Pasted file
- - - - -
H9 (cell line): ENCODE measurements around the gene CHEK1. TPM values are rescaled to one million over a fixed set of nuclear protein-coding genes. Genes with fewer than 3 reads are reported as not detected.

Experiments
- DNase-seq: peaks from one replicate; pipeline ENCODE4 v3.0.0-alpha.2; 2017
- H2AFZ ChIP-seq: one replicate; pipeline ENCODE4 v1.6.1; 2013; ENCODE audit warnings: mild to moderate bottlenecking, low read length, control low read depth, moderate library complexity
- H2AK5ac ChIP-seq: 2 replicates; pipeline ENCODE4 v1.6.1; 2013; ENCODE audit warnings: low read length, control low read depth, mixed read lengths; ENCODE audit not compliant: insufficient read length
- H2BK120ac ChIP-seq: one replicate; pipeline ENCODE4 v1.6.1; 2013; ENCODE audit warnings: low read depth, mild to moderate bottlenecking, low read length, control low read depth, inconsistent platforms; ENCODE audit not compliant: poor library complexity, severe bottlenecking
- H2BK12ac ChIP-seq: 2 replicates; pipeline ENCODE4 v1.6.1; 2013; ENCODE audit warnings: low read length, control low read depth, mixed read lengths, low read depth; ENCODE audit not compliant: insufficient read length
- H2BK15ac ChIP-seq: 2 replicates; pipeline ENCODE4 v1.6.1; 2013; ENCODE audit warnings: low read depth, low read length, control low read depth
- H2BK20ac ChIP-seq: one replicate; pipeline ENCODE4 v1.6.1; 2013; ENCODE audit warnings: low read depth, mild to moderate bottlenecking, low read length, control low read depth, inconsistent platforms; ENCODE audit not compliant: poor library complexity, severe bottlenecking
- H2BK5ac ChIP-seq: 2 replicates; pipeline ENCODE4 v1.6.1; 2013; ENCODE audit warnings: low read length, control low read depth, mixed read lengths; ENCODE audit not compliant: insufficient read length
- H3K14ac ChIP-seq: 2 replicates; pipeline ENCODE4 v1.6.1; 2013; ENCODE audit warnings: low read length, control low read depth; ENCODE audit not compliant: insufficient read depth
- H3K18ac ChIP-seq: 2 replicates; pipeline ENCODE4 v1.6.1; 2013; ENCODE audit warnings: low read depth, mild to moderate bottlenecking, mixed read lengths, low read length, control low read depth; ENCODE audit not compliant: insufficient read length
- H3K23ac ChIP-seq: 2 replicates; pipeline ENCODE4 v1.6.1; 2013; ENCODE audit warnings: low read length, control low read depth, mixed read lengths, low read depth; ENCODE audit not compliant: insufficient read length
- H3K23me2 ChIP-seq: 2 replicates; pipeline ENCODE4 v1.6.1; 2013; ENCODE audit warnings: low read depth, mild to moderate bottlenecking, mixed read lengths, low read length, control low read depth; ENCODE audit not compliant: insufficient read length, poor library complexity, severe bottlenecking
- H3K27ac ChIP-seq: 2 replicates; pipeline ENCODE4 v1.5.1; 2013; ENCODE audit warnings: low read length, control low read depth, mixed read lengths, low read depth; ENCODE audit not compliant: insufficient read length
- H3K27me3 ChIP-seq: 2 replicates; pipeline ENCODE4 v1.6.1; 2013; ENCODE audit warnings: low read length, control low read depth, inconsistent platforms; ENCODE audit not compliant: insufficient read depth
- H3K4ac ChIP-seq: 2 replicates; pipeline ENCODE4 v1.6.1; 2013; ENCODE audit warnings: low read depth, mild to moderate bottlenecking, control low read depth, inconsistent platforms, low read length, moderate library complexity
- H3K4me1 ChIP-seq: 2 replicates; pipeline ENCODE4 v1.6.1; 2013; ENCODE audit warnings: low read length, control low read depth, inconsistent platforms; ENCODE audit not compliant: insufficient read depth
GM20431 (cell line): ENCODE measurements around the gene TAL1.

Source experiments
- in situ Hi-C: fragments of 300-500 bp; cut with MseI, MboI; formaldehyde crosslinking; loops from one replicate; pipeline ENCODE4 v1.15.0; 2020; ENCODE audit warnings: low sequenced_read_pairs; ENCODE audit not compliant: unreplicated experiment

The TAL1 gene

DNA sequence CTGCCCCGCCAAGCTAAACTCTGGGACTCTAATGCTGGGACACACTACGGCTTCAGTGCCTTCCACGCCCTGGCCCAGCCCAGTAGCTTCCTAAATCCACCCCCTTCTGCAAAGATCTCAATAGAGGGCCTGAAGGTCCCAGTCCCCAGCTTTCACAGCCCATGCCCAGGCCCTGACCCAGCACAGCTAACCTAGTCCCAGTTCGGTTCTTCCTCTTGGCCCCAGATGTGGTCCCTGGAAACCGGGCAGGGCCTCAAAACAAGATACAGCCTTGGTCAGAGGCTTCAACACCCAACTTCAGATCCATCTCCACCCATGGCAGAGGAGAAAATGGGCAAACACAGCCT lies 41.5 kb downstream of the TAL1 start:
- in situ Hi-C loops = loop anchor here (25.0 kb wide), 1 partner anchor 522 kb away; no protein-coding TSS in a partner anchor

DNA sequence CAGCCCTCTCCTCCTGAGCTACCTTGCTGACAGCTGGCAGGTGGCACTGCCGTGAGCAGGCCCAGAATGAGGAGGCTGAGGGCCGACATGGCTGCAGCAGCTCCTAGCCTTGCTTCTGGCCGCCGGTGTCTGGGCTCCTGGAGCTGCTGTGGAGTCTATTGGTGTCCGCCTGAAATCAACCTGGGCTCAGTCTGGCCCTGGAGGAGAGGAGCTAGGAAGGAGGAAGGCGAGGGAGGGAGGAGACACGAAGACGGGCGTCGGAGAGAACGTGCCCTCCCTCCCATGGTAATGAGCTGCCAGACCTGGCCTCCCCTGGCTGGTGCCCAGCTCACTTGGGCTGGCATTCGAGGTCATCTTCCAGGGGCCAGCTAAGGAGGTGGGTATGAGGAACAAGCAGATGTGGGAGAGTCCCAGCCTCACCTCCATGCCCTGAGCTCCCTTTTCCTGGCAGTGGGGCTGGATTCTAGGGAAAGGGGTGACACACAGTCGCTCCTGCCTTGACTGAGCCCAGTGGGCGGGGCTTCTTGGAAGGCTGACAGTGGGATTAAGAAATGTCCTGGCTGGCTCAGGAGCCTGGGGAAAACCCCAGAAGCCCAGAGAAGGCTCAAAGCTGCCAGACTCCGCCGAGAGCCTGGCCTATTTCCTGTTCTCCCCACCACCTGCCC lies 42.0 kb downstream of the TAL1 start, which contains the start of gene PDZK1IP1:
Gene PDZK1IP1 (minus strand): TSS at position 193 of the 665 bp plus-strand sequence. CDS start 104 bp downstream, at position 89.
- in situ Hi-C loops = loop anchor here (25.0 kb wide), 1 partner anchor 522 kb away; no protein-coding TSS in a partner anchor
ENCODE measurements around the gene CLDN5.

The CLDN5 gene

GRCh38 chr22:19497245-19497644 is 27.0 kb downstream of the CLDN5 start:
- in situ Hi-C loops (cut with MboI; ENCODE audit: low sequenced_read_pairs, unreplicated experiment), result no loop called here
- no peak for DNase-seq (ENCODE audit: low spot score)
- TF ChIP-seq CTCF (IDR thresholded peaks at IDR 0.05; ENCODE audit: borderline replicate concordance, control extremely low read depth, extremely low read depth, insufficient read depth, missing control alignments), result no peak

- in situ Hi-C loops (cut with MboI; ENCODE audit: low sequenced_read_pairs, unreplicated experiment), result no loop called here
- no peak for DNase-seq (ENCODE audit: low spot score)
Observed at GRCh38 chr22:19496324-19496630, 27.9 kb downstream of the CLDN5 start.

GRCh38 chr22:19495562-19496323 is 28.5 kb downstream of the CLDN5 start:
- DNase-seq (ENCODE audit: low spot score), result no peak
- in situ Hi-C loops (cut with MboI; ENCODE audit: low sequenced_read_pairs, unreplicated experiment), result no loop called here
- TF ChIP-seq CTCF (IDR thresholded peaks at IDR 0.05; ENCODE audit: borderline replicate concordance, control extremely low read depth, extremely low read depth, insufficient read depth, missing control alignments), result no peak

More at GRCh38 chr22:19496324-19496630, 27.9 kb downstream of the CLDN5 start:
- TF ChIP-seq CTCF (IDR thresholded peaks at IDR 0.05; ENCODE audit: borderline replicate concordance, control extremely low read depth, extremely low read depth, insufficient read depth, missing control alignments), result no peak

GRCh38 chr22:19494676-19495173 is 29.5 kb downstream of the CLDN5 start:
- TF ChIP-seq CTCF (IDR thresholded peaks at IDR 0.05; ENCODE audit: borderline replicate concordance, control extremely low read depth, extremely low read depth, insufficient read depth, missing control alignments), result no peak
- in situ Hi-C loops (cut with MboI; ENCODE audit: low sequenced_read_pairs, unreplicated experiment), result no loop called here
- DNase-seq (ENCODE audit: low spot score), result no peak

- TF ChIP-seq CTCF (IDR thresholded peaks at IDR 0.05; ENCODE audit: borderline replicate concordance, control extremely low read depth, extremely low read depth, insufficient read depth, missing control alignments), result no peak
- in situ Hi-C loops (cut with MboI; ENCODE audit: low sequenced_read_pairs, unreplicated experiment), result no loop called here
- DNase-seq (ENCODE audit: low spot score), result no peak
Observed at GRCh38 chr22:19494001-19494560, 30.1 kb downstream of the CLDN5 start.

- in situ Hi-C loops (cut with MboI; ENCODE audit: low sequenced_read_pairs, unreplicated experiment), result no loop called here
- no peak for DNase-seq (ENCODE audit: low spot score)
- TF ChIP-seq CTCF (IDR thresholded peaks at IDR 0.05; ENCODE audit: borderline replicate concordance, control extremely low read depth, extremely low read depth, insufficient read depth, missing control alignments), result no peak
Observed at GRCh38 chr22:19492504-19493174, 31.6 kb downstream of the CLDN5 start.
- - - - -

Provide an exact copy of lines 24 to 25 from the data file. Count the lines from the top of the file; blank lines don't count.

- in situ Hi-C loops = loop anchor here (25.0 kb wide), 1 partner anchor 522 kb away; no protein-coding TSS in a partner anchor

DNA sequence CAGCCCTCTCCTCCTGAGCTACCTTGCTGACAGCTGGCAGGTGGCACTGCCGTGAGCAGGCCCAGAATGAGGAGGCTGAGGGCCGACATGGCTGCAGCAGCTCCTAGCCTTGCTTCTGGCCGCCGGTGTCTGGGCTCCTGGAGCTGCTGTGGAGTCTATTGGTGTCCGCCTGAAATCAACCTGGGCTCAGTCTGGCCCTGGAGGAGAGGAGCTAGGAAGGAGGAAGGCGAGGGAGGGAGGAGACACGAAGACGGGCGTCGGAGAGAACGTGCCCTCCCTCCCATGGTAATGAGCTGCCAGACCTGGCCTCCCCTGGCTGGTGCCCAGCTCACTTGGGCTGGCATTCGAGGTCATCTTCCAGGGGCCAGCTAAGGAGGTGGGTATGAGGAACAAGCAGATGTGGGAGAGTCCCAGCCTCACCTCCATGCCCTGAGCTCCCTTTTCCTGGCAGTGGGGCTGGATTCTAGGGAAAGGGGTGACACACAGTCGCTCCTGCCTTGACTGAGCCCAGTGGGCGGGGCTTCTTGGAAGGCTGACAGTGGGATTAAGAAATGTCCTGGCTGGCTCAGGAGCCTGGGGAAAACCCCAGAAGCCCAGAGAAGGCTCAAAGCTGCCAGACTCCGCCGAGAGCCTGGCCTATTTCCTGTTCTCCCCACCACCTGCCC lies 42.0 kb downstream of the TAL1 start, which contains the start of gene PDZK1IP1: